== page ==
The present invention relates to a method for detecting an antigen and first antibody complex in an assay which comprises: providing the antigen and first antibody complex on a surface with the antigen bound to the surface prior to forming the complex, wherein the first antibody is specific for the antigen; removing any excess unreacted first antibody from the antigen and first antibody complex; reacting the first antibody with a second antibody which complexes with the first antibody to form a second antibody, first antibody and antigen complex, wherein the second antibody is labeled with microscopically visible gold particles; removing any excess unreacted second antibody from the second antibody, first antibody and antigen complex; and detecting the number of gold particles in the second antibody, first antibody and antigen complex.
The present invention particularly relates to a method for detecting an antigen and first antibody complex in an assay which comprises: providing the antigen and first antibody complex on microspheres with the antigen bound to the microsphere prior to forming the complex, wherein the first antibody is specific for the antigen; removing any excess unreacted first antibody from the antigen and first antibody complex; reacting the first antibody with a second antibody which complexes with the first antibody to form a second antibody, first antibody and antigen complex, wherein the second antibody is labeled with microscopically visible gold particles; removing any excess unreacted second antibody from the second antibody, first antibody and antigen complex; and detecting the number of gold particles in the second antibody, first antibody and antigen complex.
Further the present invention relates to a test kit for detecting a first antibody in a fluid which comprises in separate container means: microspheres having an antigen which reacts with the first antibody bound to an exposed surface of the microsphere; and a second antibody which complexes with the first antibody wherein the second antibody is labeled with microscopically visible gold particles, wherein in use the first antibody in the fluid is complexed with the bound antigen and the second antibody is complexed with the first antibody and then the gold particles are detected. It is preferred to use electron microscope guides when the microspheres are to be examined with an electron microscope.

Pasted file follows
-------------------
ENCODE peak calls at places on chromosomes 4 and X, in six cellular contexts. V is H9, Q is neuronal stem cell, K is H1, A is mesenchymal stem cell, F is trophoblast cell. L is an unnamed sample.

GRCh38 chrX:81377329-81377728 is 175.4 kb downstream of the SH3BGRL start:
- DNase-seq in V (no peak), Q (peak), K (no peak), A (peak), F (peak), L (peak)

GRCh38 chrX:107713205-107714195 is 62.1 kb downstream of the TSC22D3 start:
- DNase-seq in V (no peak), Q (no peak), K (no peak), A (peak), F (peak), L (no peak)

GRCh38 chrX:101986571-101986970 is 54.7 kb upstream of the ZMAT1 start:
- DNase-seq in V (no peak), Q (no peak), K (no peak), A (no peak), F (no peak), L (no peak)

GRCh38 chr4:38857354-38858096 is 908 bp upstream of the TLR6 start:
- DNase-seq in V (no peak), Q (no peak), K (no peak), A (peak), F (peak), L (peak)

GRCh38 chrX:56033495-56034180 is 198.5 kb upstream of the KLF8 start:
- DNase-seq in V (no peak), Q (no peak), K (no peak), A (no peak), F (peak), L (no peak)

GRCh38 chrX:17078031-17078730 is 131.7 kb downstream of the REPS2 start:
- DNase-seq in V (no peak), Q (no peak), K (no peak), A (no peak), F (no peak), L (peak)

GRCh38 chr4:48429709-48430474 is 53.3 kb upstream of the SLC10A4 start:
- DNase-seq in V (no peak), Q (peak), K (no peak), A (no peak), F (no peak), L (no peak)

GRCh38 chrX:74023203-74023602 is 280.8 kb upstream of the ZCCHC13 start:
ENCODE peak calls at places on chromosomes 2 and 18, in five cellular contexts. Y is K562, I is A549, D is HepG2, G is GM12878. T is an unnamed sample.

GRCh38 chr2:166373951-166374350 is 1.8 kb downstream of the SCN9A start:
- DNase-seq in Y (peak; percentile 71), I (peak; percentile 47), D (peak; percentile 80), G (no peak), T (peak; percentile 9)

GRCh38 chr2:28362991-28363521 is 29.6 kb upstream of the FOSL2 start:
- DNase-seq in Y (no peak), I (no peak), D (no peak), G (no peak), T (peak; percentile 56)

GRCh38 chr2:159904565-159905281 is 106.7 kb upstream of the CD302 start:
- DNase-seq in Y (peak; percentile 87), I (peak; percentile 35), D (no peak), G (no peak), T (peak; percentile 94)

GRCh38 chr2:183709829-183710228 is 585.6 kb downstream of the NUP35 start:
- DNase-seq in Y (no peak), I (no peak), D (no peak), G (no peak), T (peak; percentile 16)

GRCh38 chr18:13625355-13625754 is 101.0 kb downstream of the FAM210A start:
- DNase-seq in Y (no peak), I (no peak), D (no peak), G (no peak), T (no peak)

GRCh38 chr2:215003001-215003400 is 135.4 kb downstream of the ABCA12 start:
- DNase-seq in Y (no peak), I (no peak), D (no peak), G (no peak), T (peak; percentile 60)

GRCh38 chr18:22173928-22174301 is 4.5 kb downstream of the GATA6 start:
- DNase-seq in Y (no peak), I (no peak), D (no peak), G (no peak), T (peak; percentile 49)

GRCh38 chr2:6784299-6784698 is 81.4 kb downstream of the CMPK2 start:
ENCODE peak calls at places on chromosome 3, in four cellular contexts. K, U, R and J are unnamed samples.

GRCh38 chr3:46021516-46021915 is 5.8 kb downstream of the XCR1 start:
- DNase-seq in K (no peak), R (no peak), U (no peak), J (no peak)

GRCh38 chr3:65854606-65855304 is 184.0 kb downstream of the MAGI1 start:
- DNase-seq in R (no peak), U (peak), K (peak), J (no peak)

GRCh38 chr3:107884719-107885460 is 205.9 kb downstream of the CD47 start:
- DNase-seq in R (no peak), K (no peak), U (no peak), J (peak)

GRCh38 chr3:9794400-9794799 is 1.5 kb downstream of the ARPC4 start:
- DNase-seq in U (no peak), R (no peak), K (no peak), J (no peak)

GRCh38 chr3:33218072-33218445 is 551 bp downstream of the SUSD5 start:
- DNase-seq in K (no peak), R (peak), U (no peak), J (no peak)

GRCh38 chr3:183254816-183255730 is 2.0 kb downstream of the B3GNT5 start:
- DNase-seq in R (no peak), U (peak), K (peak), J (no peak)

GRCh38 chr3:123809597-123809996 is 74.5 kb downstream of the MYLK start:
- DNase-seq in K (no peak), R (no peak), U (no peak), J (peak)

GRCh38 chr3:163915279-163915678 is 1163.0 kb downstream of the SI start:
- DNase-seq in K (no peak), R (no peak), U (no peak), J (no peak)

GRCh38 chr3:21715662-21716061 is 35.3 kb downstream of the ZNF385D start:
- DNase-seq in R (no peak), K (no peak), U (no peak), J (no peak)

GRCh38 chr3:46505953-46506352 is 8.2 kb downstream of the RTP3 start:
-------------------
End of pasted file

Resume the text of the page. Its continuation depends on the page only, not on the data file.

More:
The method is diagrammatically illustrated in FIG. 1. Specific antigens are covalently linked to microspheres and these antigen-coated spheres are then incubated in antibody-containing solutions. Subsequently, the spheres are treated with immuno-gold labeled second antibody and preferably examined by transmission electron-microscopy. The labeling of antigen-coated spheres by the immuno-gold antibody indicates presence of specific antibody in the sera.
In order to develop the method a model system was used consisting of spheres coated with the capsid proteins of two plant viruses namely tobacco mosaic virus (TMV) and tobacco etch virus (TEV) for detection of antibodies specific to these proteins. Subsequently, the method was tested for detection of antibodies to staphylococcus enterotoxin B and Herpes simplex virus proteins by using spheres coated with these respective antigens. The method is applicable for detection of other types of antibodies, for instance, the Human Immunodeficiency Virus (HIV).
The protein binding microspheres can be obtained from a number of sources. They can be fluorescent or non-fluorescent when used with the preferred electron microscope method. In fluorescent detection methods, the microspheres should be non-fluorescent.